The importance of reviewing world food production systems for mankind is examined by Horticulturist at the Swedish University of Agriculture, Håkan Sandin in terms of the need for humanity to eat more healthy food and to produce it in a way that does not harm nature
Our world food production systems need to be reviewed from several perspectives, the two most important ones being obvious as follows:
Firstly, humanity must learn to eat more healthy food, not to overload the healthcare system.
Secondly, we must learn to produce food that does not harm nature.
These two aspects meet in a complete harmony and are neither costly nor difficult to achieve for mankind.
There is no doubt that today we know how to consume and what is useful for man to eat. It is useful and environmentally friendly and sustainable to eat in terms of:
Nevertheless, we strive to eat more of what we know is useless to us. This can be expressed very easily in two sentences:
It is unhealthy to eat too much and;
We should not eat a lot of carbohydrates.
The reason why we eat too much is not easily explained. One explanation, however, is that there was a huge lack of food in the world some decades ago. The easiest way to deal with this was to cultivate large areas of arable land to produce what we call staple crops, on a large scale, using machines. These staple crops contain very large amounts of carbohydrates and can quickly satisfy a growing population of people in the world and can also be used for animal feed to produce meat and milk. By that time, this strategy solved a threatening hunger catastrophe. These crops are corn, rice, wheat, starch banana, cassava, sweet potatoes and others. These crops are also easy to store and distribute worldwide.
Today, the world is not threatened by a worldwide hunger catastrophe and a decreasing number of people suffer from starvation. Therefore, we must ask ourselves the question. We can change people’s way of eating and their views on what to eat?
To produce food, we must use large quantities of energy, in addition, on an ever-increasing scale. The reason that the need for energy is increasing is that more and more people move to the city and that the population is growing. Today, more than 50% of the world’s population lives in cities.
The world’s production system is changing at a furious pace and more and more energy-consuming means of production, such as fertilisers and pesticides are used.
Since we still use the same areas to produce our food, like when we lived in rural areas ourselves, it requires many, long and costly methods of transport to the city to be consumed.
Our consumption patterns are also changing. We prefer to buy our food in food bags distributed to our homes. As a result, the transport in our cities has increased further and dramatically.
The conclusion of this reasoning is that transport on our roads and in our cities is increasing ever more. The question we must ask ourselves is then: Can we save energy when producing food?
The large-scale machine-based agriculture is harmful to both our nature and humanity. It is simply not sustainable. It can be simply expressed in the following five points:
We over fertilise our nature with phosphorus and nitrogen and other nutrients;
We consume finite resources, such as phosphorus and oil, at a furious rate;
We irreversibly poison our ecosystems;
We reduce the diversity of plants and animals in nature and;
We overconsume land resources.
We must, therefore, ask ourselves the question: Can we save the environment when producing food?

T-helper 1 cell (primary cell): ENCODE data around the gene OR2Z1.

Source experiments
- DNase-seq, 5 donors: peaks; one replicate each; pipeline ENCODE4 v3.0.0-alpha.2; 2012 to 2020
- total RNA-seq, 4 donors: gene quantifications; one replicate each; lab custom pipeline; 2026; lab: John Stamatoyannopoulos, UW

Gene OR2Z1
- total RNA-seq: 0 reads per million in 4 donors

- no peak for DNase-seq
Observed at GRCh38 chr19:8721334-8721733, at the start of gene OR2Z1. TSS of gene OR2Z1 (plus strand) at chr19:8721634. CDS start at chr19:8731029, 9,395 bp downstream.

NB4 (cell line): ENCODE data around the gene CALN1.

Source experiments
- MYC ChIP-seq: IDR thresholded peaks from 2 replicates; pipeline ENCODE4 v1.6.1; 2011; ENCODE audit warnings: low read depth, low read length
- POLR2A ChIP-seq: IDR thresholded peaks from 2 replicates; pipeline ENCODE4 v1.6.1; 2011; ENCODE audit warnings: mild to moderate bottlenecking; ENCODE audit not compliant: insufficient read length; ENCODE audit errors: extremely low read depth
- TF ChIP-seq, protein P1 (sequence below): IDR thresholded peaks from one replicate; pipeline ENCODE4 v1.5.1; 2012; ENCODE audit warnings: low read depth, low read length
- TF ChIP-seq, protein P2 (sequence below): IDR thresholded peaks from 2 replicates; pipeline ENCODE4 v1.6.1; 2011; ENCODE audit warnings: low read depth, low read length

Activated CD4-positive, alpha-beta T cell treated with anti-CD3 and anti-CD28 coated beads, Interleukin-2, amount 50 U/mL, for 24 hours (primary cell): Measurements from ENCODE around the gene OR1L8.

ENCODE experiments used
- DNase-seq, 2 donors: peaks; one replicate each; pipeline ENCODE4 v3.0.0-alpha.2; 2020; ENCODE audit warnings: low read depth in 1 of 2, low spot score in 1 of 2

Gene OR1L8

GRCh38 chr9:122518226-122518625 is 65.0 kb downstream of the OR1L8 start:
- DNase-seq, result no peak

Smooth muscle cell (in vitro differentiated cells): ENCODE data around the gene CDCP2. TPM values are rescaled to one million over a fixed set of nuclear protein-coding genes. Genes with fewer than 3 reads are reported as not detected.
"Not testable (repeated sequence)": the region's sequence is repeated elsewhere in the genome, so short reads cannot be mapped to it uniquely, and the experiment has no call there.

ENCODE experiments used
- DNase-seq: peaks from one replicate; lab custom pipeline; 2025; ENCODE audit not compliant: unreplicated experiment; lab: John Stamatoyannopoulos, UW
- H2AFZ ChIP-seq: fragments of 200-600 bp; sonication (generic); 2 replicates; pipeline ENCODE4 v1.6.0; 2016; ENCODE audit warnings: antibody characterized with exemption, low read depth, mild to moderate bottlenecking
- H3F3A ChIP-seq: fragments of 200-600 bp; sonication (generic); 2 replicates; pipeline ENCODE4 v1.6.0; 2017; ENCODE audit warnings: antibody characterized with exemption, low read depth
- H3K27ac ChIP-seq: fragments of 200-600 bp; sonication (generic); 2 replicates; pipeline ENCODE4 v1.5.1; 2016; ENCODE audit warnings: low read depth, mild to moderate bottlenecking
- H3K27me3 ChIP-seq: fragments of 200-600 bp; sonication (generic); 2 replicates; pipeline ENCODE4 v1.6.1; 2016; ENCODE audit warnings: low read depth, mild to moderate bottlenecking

Intensive, circular and symbiotic food production
The answer is both simple as obvious. We must close the systems and make them completely circular and symbiotic. To understand this reasoning and the continued articles in this series, there is some statement that we all need to analyse and relate to. Over time we can do the following:
We can change people’s eating habits!
We dramatically reduce the need for arable land to produce food!
We can reduce transports and start to produce food locally!
We can develop intensive, symbiotic, fully closed production systems which are more environmentally friendly than large-scale production in arable land!
We can produce renewable fuels and lubricants using ecologically sustainable renewable materials!
We can develop ecologically sustainable fertilisers and sustainable systems for the nutritional supply of food crops!
We can develop ecologically sustainable plant protection agents and systems for the protection of food crops against diseases and pests!
And so, on
I mean, that this can be done using the full capacity of nature and the innovative ability of humanity itself. The challenge, however, is to do this without destroying our living space on the planet earth.
Food production in houses where people live
Producing our food in-house, where people live, is undoubtedly part of the solution by doing the following:
Producing fish and vegetables in-house, so that we provide humanity with the food that is useful to us and best for nature. I realise that many will protest, based on wanting to eat bread and meat, but it’s about how we must change our habits over time so that we do not destroy our living space here on planet earth.
By producing food in-house, we can place them exactly where we wish and where we have full control over all flows, giving us possibilities to develop circular and symbiotic production systems.
Place them in urban areas where people live today, we reduce the need for transportation and can also benefit from surplus heat, electricity, organic materials, leftovers and other unused resources. Then we can also more easily employ people who have no work.
By producing in-house, we are open to endless innovation possibilities by using high technology and ingenious solutions that the world has not seen.
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